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October 30, 2007

Denver International Film Festival - Thirty Years On

esquire theater.jpg

I got my tickets Monday afternoon to the Denver International Film Festival. I was given passes to six films which isn't very much, but considering my work schedule is keeping me from seeing more films, I would not have seen much more than that anyways. Those of you who have seen some of the films showing up here may be voicing your opionions about what I should have gotten tickets for. As it was, with only Sundays and Tuesdays available, I tried to find a balance between what I really wanted to see, plus take advantage of those films I might not see otherwise. I may be able to see a few more films on screeners.

The films I'll be seeing on the not so big screens of the Starz Theater will be Faces of a Fig Tree and Cool School on November 11; Tuya's Marriage and Teeth on November 13, concluding with the new Jacques Rivette film and Four Month, Three Weeks and Two Days.

This will be my first time going to the festival as "press". My relationship with the festival goes back to the first film festival held in May of 1978. Through my mother, who was writing for the Denver Post at the time, I got connected to Ron Hecht, the festival founder. I wrote notes for several of the films, a few of which I had already seen in New York City the previous year. Hecht had run one of the couple of "art theaters" in Denver, The Vogue, and had served as a production assistant to Robert Altman on Nashville. Altman was the first filmmaker to be honored at the festival where he presented an advanced screening of A Wedding. During that first year, and for several years after that, the film festival was held for an extended weekend. What made it challenging to attend was that screenings were held in three different theaters simultaneously. This meant not only choosing films based on the schedule but also location, factoring driving and parking. One of those theaters was The Esquire, pictured above.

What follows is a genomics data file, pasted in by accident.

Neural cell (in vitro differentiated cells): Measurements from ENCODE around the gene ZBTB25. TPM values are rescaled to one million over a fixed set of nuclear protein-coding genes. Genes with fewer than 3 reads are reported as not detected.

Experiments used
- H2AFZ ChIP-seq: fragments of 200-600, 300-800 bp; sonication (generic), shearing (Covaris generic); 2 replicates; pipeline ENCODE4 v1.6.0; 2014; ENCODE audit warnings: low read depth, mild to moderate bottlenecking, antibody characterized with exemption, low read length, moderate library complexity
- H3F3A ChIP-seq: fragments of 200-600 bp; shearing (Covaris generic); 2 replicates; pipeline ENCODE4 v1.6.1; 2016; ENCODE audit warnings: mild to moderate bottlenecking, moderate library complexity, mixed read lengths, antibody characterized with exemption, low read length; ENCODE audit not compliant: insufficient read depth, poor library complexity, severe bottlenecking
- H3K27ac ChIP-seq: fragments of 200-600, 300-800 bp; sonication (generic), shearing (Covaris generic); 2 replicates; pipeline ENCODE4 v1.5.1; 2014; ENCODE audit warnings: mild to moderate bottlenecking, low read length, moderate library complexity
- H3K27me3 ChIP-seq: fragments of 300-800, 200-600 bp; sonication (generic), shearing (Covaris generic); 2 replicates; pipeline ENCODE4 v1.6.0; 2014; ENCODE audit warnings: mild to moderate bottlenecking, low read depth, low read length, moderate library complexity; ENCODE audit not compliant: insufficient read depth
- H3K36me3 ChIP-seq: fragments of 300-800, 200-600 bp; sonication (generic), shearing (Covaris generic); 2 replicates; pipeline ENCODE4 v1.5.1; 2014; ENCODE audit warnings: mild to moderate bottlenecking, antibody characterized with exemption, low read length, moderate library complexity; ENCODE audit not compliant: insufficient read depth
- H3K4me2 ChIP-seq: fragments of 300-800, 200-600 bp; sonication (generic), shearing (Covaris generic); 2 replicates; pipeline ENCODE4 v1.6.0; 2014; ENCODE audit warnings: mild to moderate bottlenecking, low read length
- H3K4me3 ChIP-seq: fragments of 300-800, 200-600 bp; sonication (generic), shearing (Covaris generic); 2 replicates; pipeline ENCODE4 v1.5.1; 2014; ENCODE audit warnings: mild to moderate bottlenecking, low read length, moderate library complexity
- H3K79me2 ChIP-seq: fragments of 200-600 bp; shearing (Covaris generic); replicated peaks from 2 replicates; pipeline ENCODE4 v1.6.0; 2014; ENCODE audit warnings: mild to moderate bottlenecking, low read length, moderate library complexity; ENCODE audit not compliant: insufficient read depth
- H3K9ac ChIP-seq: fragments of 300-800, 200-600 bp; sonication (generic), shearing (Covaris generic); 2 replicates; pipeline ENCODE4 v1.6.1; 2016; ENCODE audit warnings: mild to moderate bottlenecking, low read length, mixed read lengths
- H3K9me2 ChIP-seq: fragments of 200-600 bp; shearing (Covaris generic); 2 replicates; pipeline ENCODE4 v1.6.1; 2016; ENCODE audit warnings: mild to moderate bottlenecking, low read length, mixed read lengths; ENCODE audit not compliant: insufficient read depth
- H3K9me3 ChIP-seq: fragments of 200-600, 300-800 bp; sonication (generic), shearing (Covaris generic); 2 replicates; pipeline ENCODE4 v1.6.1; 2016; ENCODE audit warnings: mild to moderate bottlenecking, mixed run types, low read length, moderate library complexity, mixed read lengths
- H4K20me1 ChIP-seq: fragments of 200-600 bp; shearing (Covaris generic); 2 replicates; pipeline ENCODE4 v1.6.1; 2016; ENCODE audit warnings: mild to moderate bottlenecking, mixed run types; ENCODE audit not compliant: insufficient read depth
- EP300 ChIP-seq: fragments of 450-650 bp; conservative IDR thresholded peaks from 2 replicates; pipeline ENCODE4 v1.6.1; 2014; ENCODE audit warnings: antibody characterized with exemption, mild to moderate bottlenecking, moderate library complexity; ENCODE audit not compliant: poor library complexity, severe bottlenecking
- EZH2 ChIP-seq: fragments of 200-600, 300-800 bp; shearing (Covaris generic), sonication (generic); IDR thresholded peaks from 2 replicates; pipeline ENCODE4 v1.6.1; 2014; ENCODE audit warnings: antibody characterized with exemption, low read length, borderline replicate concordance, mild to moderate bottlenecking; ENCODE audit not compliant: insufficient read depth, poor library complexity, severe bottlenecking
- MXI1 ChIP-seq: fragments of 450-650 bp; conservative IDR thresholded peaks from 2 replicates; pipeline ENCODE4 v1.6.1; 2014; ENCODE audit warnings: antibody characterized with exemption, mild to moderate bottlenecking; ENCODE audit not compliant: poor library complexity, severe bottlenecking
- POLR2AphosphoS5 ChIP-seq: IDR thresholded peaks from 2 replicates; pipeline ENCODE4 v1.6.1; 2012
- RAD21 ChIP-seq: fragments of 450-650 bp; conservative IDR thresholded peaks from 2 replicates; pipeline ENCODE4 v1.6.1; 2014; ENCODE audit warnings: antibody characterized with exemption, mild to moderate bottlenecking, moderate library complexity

I forgot when the festival shifted to the Fall, but in 1984 the festival was held at a three screen multiplex. This meant it was easier to attend different films and catch a meal nearby. Among the celebrities to show up that year were Steve Martin and Jonathan Demme. The festival ended on a down note when news got out that Francois Truffaut had died.

Based on the schedule for this years festival, there are a few changes. The tributes are not emphasized as in the past when Lillian Gish or John Schlesinger showed up. Probably fewer people would show up, but for this year's tribute to Norman Jewison, I would have chosen two films not available on DVD, Gaily, Gaily with Beau Bridges as the young Ben Hecht, and The Art of Love because it stars both Angie Dickinson and Elke Sommer. As for Stephen Goldblatt, I understand that someone is trying to gear up the audience for his latest film. Instead of two films by Mike Nichols, I would have chosen Return of the Soldier because it has both Julie Christie and Ann-Margret. There is no John Cassavetes award this year (an award, I should add that existed well before the same named Independant Spirit award). Considering that John Sie has been instrumental in supporting the fesival and giving it a home, I would think the award would be given to one of the most improvisational of filmmakers, Wong Kar-Wai.

On a more personal note, one of the films I may miss, unless a screener is available, is Mardik: From Baghdad to Hollywood. I briefly got to know Mardik Martin at NYU where he was teaching filmmaking at the time. My one enduring memory is sitting near him when we were part of the audience of Dick Cavett's show in 1969. We went primarily because one of the guests was Federico Fellini. What had some of us in stitches was when Cavett's other guest appeared. While the most of the audience clapped and cheered, Martin was yelling out, "Hey Bernie, Bernie Schwartz!".

Posted by peter at October 30, 2007 12:11 AM

Comments

4 Months, 3 Weeks, and 2 Days is a remarkable film!

I walked out on the Rivette film (The Duchess of Langeois). I hope you like tedious.

If you can find time and grab a ticket to Yella and I Served the King of England, do it! They're both really fine films.

Posted by: Marilyn at November 1, 2007 05:05 PM

Are you going to the panel on film blogs?

I tried to see Teeth at Sundance but got shut out of the screening. I do recommend Wonders Are Many and All in this Tea, though it sounds like you won't have time to squeeze them in.

Posted by: Brian at November 2, 2007 05:02 PM

Based on my current work schedule, I'll probably miss the panel on film blogs. As for other films, I am trying to see about screeners available for those films I can not see as scheduled.

Posted by: Peter Nellhaus at November 3, 2007 02:42 AM